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Occupational violence: can training pack a punch? A review of the effectiveness of the MOCA-REDI program in an acute general health setting

posted on 16.02.2017, 03:35 by Thompson, Rebecca
Workplace violence is internationally recognized as a major issue for many organizations and employees however the issue is more prominent in healthcare settings (Oostrom and Mierlo 2008). The Department of Health, Victoria requires that all levels of healthcare staff be educated about how to prevent, manage and report violence and aggression in the workplace. Education should be actively and openly supported by senior management and should be part of the induction program for all new staff in operational healthcare. Witnessing the success of the Management of Clinical Aggression - Rapid Emergency Department Intervention (MOCA-REDI) at one of the facilities that took part in the initial MOCA-REDI trail sites in the Emergency Department (ED); it was considered that a widened approach to multiple settings within the healthcare sector would be more beneficial for staff and the organisation in managing clinical aggression and violence. This project used an experimental, pre-test post-test survey design to examine the relationship between acute general healthcare nurses' attitude to aggression and the management of aggression. A validated measurement tool, The Management of Aggression and Violence Attitude Scale (MAVAS) was utilised in this study. This project sought to evaluate whether the introduction of the MOCA-REDI has the potential to affect general acute healthcare nurses' attitudes towards reasons for patient aggression and management of patients' aggression in an acute general health care setting. Fifty-three acute care general nurses completed the survey pre-test and post-test intervention. There were statistically significant shifts on fourteen of the twenty seven items (Wilcoxon Signed Ranked Test: p :5 0.001). There was concurrence from all participants that the training raised awareness about the environmental (external subscale) concerns in relation to violence and aggression within the workplace. There was near concurrence with the interactions between patients and staff (situational subscale) with all bar one item providing a statistically significant shift. There is evidence to demonstrate that the MOCAREDI program significantly modified general nursing staffs' attitudes towards the prevention of patient aggression using the Management of Aggression and Violence Attitude Scale.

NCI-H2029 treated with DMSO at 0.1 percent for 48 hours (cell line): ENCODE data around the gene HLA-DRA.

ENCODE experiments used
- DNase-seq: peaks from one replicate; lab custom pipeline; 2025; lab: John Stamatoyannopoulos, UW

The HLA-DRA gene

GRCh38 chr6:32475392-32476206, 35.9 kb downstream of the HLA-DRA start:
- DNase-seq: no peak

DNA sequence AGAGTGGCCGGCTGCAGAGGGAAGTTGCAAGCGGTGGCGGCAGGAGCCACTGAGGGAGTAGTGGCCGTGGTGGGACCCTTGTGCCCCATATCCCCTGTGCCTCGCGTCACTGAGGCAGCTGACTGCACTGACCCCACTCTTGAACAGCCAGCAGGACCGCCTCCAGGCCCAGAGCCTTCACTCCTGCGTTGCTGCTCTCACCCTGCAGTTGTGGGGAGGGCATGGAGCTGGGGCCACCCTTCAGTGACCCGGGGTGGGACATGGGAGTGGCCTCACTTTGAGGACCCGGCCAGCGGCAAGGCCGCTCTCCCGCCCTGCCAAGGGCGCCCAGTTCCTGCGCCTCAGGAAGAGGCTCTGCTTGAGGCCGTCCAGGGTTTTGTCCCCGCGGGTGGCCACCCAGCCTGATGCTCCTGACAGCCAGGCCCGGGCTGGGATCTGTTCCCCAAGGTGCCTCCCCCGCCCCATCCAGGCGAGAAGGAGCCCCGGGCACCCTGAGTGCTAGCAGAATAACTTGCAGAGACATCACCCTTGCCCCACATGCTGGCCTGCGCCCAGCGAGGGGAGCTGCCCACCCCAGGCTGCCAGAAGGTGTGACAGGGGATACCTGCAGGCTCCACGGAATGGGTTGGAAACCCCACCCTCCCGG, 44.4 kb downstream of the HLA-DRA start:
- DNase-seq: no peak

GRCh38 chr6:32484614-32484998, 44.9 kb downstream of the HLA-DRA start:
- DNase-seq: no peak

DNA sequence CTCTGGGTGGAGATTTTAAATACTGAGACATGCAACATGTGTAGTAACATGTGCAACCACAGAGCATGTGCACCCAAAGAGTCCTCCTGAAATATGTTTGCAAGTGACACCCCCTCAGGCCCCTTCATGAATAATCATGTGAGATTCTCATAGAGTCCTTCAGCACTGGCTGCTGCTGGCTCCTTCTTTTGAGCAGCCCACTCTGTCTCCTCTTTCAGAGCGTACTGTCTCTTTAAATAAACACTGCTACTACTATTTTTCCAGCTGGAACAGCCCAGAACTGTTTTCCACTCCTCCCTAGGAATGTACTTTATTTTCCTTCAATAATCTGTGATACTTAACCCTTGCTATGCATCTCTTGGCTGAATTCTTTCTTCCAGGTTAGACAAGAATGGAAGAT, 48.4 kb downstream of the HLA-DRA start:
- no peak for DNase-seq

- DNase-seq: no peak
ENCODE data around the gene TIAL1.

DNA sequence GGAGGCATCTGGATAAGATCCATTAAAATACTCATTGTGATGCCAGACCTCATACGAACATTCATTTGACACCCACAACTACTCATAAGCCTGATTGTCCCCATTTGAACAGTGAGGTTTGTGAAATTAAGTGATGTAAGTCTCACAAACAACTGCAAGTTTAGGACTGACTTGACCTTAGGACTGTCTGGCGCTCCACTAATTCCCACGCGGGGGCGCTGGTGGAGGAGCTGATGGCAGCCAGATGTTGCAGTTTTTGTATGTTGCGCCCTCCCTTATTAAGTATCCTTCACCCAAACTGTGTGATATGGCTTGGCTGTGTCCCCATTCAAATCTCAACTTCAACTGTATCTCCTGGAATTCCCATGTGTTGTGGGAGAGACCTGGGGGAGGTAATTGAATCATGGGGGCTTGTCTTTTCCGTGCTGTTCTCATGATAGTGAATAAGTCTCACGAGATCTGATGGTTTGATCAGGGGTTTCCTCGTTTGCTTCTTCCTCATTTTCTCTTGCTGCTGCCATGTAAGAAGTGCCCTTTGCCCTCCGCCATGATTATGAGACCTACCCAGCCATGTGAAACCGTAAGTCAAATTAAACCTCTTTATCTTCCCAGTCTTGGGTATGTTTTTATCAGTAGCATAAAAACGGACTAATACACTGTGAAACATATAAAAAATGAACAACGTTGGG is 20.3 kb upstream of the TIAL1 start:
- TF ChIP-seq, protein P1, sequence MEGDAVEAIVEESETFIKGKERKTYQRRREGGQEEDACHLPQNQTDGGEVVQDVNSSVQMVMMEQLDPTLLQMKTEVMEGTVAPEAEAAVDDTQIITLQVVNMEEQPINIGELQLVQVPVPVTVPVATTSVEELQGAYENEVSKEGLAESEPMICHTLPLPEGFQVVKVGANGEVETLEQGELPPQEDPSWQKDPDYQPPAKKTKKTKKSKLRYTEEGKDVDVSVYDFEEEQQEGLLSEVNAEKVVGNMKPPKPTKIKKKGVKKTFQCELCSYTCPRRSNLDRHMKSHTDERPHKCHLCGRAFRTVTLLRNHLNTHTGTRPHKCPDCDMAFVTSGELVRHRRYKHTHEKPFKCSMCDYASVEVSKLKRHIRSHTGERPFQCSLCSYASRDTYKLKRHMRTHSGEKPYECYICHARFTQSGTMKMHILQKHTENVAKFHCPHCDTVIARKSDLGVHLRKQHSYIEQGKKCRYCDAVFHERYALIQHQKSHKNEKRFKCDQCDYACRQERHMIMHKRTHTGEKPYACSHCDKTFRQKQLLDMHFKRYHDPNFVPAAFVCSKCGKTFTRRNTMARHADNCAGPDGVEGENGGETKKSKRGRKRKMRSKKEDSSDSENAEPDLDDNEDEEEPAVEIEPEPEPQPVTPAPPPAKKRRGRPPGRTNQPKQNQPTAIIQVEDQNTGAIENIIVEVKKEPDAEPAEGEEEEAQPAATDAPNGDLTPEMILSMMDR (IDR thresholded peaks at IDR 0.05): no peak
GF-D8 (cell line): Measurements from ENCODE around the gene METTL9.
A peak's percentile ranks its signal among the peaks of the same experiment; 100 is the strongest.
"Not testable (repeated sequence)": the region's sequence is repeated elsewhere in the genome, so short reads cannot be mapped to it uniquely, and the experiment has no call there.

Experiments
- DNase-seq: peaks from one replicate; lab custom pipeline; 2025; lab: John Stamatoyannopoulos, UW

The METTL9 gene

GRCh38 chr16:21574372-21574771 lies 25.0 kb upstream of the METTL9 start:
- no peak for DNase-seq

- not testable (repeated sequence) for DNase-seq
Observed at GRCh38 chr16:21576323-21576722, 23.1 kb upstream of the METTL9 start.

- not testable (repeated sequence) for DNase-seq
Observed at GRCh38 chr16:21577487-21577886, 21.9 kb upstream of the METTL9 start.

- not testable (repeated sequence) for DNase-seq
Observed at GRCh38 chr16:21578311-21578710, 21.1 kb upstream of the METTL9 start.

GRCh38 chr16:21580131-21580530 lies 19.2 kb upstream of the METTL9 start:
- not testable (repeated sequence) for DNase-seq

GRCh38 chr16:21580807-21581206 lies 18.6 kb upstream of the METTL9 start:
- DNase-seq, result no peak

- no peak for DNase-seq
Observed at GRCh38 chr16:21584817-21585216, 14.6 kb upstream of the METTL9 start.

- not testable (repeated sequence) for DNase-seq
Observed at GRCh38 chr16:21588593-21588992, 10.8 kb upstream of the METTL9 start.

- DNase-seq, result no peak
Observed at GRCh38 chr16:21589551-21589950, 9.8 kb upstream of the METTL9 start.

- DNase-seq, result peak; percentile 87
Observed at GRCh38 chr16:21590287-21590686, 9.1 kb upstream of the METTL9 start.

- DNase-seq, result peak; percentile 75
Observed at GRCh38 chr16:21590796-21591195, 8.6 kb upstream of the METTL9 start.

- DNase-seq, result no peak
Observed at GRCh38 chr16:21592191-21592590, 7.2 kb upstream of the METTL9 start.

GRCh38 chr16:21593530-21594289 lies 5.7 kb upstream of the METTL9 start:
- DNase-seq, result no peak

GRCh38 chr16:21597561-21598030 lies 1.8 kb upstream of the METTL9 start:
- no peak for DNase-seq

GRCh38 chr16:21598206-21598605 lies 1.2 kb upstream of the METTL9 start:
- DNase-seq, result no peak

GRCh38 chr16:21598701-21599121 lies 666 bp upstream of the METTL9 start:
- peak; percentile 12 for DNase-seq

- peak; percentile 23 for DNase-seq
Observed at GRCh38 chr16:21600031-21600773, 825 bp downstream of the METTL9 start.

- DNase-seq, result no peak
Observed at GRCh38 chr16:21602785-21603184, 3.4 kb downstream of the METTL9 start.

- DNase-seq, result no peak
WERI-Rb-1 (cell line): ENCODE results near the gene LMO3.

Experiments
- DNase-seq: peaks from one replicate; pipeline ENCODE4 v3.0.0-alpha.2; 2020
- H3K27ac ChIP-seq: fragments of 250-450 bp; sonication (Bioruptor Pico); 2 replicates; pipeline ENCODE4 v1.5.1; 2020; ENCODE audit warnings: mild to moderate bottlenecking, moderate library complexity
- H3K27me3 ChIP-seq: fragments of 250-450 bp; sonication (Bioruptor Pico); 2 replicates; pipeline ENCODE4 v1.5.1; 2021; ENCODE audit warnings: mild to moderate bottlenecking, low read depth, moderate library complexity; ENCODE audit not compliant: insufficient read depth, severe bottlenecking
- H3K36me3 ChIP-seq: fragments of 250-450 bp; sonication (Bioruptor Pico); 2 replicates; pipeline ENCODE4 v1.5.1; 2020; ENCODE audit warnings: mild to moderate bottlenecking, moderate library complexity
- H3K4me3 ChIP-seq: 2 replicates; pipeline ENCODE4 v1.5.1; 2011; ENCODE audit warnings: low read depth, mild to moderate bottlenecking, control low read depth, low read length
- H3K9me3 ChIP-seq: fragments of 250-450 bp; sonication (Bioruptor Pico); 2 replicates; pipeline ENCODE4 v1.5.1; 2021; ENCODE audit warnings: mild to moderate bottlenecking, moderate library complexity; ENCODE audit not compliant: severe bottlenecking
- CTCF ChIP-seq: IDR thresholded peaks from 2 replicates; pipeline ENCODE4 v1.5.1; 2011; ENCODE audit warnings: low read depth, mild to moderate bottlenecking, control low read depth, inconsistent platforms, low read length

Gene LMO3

Principal supervisor

Jennifer Newton

Year of Award


Department, School or Centre

Nursing and Midwifery

Campus location



Faculty of Medicine Nursing and Health Sciences